The port of Mariupol is perhaps a more likely target — and a safer choice for the Kremlin. Located in the Donbas region, the city remains under Ukrainian control after being recaptured in 2014, but its port remains blockaded by the Russian Black Sea Fleet. As the principal land-link between the Russian-occupied territories of the Crimea and Donbas, taking the city may fall within the category of President Biden’s “minor incursions”. The fact that the Mariupol population is largely pro-Russian gives less incentive for the West to take any action while allowing Putin to portray himself as a liberator. A short, sharp campaign against Mariupol would serve Putin’s purpose of claiming more territory, damaging the administration of President Zelensky and weakening the West’s image on the international stage.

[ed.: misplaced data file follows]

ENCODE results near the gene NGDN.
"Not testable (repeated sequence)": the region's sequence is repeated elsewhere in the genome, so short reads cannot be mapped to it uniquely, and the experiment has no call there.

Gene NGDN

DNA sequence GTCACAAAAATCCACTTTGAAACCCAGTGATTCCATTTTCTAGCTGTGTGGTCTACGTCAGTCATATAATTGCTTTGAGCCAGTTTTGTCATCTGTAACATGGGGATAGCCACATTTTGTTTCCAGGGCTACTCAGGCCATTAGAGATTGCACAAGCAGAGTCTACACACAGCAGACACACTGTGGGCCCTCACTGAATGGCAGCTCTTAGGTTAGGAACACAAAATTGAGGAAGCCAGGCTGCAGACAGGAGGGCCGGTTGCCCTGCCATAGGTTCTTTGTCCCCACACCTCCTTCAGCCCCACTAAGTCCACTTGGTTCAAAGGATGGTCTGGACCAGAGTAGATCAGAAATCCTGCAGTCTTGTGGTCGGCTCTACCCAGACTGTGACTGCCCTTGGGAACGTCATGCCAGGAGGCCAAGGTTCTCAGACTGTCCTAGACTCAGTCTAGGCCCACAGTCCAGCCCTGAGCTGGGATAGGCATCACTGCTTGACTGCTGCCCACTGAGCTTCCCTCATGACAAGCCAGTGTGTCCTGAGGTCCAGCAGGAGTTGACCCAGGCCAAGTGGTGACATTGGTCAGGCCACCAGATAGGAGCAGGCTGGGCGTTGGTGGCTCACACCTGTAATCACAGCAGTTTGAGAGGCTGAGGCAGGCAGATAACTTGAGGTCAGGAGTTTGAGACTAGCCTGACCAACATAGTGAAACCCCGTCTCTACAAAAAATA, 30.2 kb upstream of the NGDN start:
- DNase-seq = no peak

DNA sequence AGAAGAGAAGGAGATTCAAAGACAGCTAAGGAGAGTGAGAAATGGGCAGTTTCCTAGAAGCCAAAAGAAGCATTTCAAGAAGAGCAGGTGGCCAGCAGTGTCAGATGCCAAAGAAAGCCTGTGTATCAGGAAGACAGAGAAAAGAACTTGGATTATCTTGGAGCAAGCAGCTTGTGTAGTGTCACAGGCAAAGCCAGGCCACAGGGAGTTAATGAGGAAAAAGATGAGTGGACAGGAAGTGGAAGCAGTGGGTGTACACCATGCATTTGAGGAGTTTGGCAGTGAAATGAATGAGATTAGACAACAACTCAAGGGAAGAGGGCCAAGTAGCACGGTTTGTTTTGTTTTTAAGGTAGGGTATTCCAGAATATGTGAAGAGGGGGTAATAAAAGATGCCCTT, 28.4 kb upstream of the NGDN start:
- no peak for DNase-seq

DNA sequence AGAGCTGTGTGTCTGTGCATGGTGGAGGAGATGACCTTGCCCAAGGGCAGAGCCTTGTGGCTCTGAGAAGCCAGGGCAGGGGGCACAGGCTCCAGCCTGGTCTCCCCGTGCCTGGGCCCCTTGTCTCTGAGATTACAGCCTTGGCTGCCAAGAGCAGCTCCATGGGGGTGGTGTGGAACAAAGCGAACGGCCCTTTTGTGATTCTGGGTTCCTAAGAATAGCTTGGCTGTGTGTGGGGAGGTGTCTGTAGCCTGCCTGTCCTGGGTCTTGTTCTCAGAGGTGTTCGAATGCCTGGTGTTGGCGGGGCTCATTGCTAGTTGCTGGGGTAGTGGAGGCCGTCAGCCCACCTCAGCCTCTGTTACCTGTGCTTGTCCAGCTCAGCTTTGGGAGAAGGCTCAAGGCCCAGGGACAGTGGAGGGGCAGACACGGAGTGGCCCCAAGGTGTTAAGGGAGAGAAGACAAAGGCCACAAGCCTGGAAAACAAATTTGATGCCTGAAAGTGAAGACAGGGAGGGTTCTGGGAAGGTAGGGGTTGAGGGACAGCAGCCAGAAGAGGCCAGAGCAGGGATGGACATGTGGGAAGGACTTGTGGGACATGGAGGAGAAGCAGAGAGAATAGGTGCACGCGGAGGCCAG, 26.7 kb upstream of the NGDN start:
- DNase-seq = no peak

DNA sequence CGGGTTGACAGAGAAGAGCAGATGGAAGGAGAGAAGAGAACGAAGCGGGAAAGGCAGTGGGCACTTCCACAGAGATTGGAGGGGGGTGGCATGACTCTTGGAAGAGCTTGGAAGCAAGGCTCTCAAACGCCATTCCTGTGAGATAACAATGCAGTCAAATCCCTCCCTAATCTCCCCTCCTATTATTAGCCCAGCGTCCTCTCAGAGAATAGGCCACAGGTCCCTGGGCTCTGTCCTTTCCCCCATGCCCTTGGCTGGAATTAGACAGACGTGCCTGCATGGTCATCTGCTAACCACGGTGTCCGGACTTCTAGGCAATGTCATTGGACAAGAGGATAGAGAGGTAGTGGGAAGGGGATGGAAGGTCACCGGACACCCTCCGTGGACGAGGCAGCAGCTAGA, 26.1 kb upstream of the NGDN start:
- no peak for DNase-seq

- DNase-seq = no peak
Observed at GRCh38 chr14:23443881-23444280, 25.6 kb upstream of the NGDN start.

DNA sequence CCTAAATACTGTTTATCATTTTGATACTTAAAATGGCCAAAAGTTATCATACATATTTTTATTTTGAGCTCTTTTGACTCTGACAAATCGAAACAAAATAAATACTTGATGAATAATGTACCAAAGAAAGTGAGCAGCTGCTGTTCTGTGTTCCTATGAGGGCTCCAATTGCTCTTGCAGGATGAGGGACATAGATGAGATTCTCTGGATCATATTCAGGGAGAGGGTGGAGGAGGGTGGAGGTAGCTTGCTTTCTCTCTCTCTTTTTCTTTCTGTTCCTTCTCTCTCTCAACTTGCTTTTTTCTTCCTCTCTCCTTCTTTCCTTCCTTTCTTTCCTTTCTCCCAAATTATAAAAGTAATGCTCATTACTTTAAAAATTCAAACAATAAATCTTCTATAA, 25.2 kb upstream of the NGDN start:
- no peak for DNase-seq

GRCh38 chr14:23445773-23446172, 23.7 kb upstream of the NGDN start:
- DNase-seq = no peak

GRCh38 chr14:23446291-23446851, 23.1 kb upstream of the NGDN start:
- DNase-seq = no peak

The latter two goals arguably have more benefit to the Kremlin than the conquest of Mariupol. The UK Foreign Office has released a report claiming that President Putin has already lined up which Russia-aligned Ukrainian MPs will be installed in Kyiv, leaving open the frightening possibility of an assault on the capital. Likewise, the demonstrably divided nature of NATO’s response could sow the seeds for the eventual collapse of the organization. An alliance the size of NATO cannot be sustainable when its members no longer perceive external threats in the same fashion.
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